Environmental Health – Sewage Disposal
Individual On-site Sewage Disposal System (OSDS) Profiles
In many areas of Carroll County there are no public sewer systems to carry away household wastes. In such areas, individual septic systems are installed on each homeowner’s lot to dispose of the waterborne waste from the house. Though public sewerage is preferable, a well-designed, correctly constructed, and properly maintained septic system can, within its limitations, give a period of satisfactory service.
If you are planning a home that uses a septic system, be sure to discuss the design of the system with the Health Department to make sure it will meet your needs. This information does not provide criteria for constructing or planning a septic system. Each system should be individually designed to satisfy the needs of the specific home it is to serve.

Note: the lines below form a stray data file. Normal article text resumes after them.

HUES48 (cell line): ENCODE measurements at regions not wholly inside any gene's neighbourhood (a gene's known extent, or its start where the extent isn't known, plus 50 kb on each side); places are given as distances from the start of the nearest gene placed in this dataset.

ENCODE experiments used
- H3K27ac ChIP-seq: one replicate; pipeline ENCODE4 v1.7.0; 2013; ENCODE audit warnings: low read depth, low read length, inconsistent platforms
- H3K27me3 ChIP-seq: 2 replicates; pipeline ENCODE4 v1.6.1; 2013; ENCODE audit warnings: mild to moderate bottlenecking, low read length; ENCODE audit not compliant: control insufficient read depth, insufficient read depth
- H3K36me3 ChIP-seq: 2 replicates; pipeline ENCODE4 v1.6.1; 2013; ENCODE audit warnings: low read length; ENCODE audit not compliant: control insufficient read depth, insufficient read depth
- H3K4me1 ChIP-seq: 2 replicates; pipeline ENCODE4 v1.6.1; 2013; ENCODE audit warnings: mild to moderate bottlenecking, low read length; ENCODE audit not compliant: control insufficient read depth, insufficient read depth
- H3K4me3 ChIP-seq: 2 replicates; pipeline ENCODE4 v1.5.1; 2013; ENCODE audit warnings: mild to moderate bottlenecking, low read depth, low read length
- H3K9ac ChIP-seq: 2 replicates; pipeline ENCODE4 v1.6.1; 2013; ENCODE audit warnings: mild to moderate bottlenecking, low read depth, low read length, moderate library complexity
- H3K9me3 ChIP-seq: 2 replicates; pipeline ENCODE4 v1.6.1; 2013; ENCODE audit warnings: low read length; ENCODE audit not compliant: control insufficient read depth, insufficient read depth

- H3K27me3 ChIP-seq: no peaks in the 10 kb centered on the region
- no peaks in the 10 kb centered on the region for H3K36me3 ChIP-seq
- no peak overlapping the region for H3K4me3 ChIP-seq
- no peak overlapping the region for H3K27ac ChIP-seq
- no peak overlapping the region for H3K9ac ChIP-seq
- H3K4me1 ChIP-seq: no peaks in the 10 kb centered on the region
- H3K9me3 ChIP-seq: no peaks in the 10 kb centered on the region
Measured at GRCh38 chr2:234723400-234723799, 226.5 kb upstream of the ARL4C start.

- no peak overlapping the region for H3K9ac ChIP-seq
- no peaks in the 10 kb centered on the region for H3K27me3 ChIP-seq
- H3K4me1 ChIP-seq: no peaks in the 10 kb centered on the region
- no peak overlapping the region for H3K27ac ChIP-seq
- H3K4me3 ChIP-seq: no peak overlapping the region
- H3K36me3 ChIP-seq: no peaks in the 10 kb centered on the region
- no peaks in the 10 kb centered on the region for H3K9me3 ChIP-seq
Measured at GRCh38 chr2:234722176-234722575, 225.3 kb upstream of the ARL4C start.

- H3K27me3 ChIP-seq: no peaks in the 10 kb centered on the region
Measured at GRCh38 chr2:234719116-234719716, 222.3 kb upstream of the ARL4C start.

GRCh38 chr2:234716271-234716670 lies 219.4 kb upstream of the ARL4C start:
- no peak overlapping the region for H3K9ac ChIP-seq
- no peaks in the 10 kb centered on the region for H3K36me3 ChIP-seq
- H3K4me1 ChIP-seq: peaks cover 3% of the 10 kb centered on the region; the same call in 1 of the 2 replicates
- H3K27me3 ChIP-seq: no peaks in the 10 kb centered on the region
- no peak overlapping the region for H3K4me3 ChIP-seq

A septic system (individual on-site sewage disposal system) may be built after a permit is issued by the Health Department. Before a permit may be issued, soil percolation tests must be made to determine the rate at which the soil can absorb the liquid to be discharged from the septic tank.
Yet, problems can occur. Conditions may change. The number of persons served by the system, the soil, or the flow of sewage may vary enough that the system will break down. This may happen even though the design and installation of the septic system was approved by the Health Department.
Lack of maintenance alone can cause a well-designed system to break down. For these reasons, no one, including the Health Department, can guarantee the continued functioning of any septic system, for these systems are limited in capacity and useful life. However, proper maintenance can help the homeowner prolong the useful life of a septic system and obtain the best possible service from it.